Bilingual Learning Practices at CIS
The Bilingual Programme at CIS provides students with a unique opportunity to learn in an environment that supports language development in both Chinese and English. In joining the programme, students become a part of a classroom that is managed and taught in either Chinese or English, throughout their school days. This allows students to be fully immersed in both languages as they experience all aspects of classroom life in both Chinese and English.
The programme is structured differently than a mainstream class as teaching time and classroom routines are split between the two languages. Students have Literacy and Mathematics lessons as well as being engaged in their PYP Units of Inquiry. They also have Chinese language lessons, which consist of speaking, listening, reading and writing. For these lessons students are split into groups based on Chinese proficiency in order to ensure children’s language learning progress.
We teachers use a range of teaching approaches such as story telling, role-playing, flash card games, songs, movement and presentations to engage students in their learning. Storytelling, for example, let students be exposed to new words and grammatical patterns in a context that facilitates comprehension in a natural way.
Chinese and English teachers work closely together and all lessons are linked to the specific Unit of Inquiry. Lessons are never translated directly from one language to the other, but rather built upon previous learning, helping students to develop a good understanding of the concepts and objectives in both languages, without wasting time on repetition. This ensures students stay engaged in their learning, as they are required to pay close attention in both languages and are able to make connections between what they are taught in Chinese classes and in English classes.
Each week there are a number of ‘Unit of Inquiry’ lessons built into the timetable, which are taught equally in both languages. The structure of these lessons varies. For example, one day Jinghua Hou might lead a lesson to help students inquire into the differences between solids, liquids and gases. The next lesson we might split the class into two groups, and each conducts a different experiment. After a period of time, the children would swap groups, meaning they get to participate in two different experiments, one in Chinese and one in English. Through these hands-on, inquiry based lessons, students are able to build their own understanding and approach their learning in a way that is meaningful to them. As students build their confidence and vocabulary in their second language, they start to take more risks in their Unit of Inquiry lessons, demonstrating their newly developing language skills.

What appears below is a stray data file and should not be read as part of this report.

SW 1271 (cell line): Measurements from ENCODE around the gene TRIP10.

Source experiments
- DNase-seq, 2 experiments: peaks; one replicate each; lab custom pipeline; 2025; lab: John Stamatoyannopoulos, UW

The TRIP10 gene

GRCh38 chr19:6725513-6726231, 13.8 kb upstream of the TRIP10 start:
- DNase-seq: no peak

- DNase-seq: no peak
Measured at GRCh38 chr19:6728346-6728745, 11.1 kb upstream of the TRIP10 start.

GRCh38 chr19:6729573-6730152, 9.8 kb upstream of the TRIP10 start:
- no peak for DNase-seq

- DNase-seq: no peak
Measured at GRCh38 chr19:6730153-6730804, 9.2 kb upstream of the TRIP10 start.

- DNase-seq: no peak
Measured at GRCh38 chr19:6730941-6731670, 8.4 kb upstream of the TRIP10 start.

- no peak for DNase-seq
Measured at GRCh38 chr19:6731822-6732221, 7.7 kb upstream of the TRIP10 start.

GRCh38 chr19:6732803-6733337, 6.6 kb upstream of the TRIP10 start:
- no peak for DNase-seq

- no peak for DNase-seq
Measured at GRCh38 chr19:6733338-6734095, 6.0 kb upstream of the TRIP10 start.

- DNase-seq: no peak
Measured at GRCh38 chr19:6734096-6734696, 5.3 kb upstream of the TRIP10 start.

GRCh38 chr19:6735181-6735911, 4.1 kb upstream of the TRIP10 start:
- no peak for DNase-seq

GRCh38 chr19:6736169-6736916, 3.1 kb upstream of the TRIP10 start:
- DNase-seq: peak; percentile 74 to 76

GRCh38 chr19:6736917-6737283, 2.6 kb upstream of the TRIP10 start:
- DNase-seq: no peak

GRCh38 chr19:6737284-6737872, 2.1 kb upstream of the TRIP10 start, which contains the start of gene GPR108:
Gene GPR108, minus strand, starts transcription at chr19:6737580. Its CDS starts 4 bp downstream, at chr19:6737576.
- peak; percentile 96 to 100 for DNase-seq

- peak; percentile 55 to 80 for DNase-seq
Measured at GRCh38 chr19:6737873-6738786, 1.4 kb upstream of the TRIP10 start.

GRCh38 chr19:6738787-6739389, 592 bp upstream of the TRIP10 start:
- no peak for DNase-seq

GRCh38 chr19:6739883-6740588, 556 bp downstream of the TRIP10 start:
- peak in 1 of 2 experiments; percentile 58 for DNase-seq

To support this language development, some lessons are designed to provide students with the language they will need to participate in during their Unit of Inquiry lessons taught in their second language. For example, if they need to have certain vocabulary to make observations in an experiment conducted in Chinese, the Chinese teacher might conduct a lesson beforehand to give students practice identifying the properties of matter.
One example of this might be giving children a pile of cooking materials, and then asking them to mix them together in any way they like in order to change the material into something new. While they are engaged in this activity, Jinghua would go from table to table, asking students to describe their creations. This gives children practice using the vocabulary while engaged in a fun and stimulating activity.
Learning in a bilingual classroom also has many social and character advantages. As every child in the class experiences the challenges of learning a new language, the programme helps students to develop a sense of empathy and understanding of others. It is also a great confidence boost as students use their mother tongue language skills to support their classmates and learn to take risks with their own learning when they see other students doing the same. Students are carefully organised in pair or group work to ensure a mixture of language abilities are represented. This encourages children to support one another, and gives all students a chance to feel like experts.
In an increasingly globalised world, the ability to speak multiple languages is a valuable asset that allows people from very different backgrounds to understand one another and work towards mutually beneficial goals. The bilingual programme at CIS combines stimulating language learning with the PYP to provide a unique opportunity for students to develop their language skills in an integrated and stimulating way.